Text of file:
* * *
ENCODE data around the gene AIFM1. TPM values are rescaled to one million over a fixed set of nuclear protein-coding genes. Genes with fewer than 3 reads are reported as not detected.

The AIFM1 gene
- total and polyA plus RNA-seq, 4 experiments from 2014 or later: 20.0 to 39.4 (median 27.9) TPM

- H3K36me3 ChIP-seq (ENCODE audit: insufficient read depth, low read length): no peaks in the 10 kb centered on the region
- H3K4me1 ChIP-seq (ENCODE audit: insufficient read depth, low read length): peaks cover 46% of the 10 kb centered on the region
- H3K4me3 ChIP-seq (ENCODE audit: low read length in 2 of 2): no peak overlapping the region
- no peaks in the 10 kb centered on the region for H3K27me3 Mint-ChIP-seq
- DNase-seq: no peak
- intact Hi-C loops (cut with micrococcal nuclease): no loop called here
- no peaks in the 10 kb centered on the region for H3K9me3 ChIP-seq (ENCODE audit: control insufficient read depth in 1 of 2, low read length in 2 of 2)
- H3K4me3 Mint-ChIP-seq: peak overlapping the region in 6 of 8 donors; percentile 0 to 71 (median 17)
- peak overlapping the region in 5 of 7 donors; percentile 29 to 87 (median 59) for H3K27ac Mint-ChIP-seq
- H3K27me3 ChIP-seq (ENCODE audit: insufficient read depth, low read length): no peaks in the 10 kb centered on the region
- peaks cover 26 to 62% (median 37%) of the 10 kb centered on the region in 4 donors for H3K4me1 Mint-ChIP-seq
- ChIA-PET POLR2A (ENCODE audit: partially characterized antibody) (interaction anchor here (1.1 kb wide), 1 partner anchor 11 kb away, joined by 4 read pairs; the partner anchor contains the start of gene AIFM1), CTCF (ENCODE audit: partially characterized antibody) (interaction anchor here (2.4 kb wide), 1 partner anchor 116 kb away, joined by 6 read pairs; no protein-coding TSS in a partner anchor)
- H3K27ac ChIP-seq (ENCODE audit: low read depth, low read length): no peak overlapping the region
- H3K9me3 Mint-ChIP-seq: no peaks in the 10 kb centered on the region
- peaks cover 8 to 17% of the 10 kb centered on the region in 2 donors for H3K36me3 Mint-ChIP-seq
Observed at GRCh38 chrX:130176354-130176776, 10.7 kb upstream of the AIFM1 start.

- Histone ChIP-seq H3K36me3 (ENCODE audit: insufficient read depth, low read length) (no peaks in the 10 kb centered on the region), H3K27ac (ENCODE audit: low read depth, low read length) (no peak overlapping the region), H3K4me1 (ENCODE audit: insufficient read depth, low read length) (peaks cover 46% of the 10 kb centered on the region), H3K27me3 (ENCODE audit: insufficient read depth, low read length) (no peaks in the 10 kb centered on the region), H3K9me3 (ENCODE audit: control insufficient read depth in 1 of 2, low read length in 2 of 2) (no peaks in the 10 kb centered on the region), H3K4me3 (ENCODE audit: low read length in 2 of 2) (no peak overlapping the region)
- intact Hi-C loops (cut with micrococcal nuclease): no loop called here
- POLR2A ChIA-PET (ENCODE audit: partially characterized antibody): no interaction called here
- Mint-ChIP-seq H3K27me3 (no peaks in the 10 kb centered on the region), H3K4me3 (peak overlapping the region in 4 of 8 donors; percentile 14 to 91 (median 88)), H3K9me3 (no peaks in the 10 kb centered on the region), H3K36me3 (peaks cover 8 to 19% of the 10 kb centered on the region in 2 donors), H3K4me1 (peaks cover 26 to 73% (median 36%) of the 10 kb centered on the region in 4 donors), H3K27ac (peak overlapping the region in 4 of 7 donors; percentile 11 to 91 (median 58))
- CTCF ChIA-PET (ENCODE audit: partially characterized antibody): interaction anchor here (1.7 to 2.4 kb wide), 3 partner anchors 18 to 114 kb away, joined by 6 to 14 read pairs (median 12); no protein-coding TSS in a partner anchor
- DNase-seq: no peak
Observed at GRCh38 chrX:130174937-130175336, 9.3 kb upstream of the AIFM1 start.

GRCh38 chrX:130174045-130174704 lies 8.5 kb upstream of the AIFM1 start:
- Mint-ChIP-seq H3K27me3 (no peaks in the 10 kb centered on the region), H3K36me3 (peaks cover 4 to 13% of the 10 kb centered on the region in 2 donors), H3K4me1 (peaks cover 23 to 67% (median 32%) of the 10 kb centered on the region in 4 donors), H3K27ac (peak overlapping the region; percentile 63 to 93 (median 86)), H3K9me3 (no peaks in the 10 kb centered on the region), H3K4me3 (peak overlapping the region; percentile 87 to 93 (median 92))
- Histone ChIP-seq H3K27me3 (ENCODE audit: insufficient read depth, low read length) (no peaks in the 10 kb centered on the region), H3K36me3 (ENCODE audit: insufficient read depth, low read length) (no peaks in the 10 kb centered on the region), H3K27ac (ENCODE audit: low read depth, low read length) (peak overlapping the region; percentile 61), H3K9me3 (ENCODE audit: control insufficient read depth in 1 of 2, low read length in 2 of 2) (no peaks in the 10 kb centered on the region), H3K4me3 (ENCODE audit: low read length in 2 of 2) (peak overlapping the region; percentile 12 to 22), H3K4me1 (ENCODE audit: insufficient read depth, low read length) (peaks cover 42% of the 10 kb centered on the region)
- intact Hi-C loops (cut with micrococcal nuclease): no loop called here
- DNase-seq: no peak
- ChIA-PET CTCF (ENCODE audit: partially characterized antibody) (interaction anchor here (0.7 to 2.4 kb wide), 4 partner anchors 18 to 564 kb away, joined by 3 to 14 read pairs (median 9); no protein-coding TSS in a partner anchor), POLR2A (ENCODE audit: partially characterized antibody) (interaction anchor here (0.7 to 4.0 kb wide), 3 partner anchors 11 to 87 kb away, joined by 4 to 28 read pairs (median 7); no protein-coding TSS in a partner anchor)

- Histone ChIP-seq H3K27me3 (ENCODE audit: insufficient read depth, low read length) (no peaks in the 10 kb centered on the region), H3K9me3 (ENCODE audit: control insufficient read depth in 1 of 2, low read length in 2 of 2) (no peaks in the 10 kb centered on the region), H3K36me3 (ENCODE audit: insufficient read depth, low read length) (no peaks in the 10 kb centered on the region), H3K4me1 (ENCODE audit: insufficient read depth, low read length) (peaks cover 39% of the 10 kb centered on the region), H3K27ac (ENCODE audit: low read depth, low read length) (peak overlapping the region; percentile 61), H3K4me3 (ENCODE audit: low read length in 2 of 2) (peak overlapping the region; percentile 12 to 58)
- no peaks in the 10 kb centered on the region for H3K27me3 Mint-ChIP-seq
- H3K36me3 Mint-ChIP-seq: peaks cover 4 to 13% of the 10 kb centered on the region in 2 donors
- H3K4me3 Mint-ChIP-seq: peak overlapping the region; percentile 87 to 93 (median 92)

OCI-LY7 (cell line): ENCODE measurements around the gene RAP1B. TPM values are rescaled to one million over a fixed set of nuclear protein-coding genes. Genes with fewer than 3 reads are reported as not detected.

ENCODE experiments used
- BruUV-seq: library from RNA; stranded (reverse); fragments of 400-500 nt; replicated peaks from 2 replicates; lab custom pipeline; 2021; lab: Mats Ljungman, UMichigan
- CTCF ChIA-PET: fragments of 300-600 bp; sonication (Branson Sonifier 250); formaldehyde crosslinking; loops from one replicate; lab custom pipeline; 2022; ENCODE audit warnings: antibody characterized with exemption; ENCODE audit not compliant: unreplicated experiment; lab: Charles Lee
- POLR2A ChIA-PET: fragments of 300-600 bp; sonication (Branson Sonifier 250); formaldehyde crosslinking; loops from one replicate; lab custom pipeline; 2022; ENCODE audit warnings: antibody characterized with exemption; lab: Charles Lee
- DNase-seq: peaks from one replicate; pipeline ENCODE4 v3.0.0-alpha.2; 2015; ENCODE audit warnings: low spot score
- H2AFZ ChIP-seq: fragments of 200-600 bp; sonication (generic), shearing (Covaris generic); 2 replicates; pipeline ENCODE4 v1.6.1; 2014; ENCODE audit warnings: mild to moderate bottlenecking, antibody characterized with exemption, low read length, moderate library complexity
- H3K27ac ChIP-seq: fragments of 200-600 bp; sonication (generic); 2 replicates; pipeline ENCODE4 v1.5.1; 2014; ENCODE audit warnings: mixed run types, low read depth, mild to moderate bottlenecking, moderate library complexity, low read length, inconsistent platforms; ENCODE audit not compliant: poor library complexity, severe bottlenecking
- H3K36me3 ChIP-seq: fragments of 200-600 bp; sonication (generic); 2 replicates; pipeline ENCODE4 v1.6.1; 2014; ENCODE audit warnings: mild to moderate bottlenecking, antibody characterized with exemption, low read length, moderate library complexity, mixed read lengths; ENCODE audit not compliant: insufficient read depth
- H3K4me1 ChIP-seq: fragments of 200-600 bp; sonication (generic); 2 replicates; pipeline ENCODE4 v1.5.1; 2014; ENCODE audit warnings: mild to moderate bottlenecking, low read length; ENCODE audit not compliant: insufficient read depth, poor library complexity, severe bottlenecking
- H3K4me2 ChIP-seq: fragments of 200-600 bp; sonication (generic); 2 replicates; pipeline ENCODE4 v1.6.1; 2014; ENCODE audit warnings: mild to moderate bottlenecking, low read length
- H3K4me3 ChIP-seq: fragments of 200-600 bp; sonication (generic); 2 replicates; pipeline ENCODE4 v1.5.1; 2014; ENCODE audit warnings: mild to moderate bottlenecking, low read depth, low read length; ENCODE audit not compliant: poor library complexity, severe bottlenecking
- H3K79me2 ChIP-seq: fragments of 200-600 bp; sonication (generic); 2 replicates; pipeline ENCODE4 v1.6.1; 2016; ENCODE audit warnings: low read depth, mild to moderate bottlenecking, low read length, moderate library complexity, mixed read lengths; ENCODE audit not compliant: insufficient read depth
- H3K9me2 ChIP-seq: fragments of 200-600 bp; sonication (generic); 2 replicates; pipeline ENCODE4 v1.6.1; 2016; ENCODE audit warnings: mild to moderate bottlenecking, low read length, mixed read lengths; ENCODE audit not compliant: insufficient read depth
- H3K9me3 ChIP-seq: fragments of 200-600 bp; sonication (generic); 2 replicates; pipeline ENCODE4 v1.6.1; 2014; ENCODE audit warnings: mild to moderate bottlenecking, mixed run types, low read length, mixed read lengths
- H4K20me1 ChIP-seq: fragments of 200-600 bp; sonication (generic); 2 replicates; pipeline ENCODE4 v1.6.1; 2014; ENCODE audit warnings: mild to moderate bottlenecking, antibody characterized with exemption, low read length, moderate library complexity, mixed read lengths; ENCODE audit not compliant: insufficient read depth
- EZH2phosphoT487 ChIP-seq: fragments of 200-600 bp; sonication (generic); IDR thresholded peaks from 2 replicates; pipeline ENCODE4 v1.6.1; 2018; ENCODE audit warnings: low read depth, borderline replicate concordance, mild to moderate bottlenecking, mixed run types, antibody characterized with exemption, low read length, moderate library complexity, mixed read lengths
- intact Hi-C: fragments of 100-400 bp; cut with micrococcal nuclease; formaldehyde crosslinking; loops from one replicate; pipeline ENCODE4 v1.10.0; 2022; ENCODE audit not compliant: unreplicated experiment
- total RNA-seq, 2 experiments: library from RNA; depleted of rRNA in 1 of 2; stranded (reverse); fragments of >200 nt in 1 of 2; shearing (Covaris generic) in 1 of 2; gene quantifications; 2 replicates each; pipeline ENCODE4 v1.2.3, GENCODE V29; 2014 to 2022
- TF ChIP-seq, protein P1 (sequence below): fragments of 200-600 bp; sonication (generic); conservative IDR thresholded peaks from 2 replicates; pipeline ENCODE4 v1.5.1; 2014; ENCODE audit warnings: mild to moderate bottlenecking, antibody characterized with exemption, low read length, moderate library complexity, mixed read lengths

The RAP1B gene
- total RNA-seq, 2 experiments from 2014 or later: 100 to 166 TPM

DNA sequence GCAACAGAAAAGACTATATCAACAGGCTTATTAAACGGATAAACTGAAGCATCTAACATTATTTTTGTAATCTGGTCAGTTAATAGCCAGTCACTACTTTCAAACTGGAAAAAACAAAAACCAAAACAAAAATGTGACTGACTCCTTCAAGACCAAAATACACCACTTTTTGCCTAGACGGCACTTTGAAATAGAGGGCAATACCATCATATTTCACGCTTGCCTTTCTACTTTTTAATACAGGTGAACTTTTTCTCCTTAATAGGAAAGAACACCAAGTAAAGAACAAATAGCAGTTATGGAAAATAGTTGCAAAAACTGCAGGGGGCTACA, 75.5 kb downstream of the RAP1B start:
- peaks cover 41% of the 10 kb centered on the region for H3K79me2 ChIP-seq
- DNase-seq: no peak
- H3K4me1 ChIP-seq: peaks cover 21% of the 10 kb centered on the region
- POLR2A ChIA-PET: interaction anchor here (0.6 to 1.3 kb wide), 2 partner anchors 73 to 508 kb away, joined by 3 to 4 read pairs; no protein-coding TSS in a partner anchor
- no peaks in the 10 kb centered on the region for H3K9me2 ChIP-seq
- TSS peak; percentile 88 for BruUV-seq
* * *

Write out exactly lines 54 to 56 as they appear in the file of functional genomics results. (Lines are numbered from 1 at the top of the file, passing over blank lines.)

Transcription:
- intact Hi-C: fragments of 100-400 bp; cut with micrococcal nuclease; formaldehyde crosslinking; loops from one replicate; pipeline ENCODE4 v1.10.0; 2022; ENCODE audit not compliant: unreplicated experiment
- total RNA-seq, 2 experiments: library from RNA; depleted of rRNA in 1 of 2; stranded (reverse); fragments of >200 nt in 1 of 2; shearing (Covaris generic) in 1 of 2; gene quantifications; 2 replicates each; pipeline ENCODE4 v1.2.3, GENCODE V29; 2014 to 2022
- TF ChIP-seq, protein P1 (sequence below): fragments of 200-600 bp; sonication (generic); conservative IDR thresholded peaks from 2 replicates; pipeline ENCODE4 v1.5.1; 2014; ENCODE audit warnings: mild to moderate bottlenecking, antibody characterized with exemption, low read length, moderate library complexity, mixed read lengths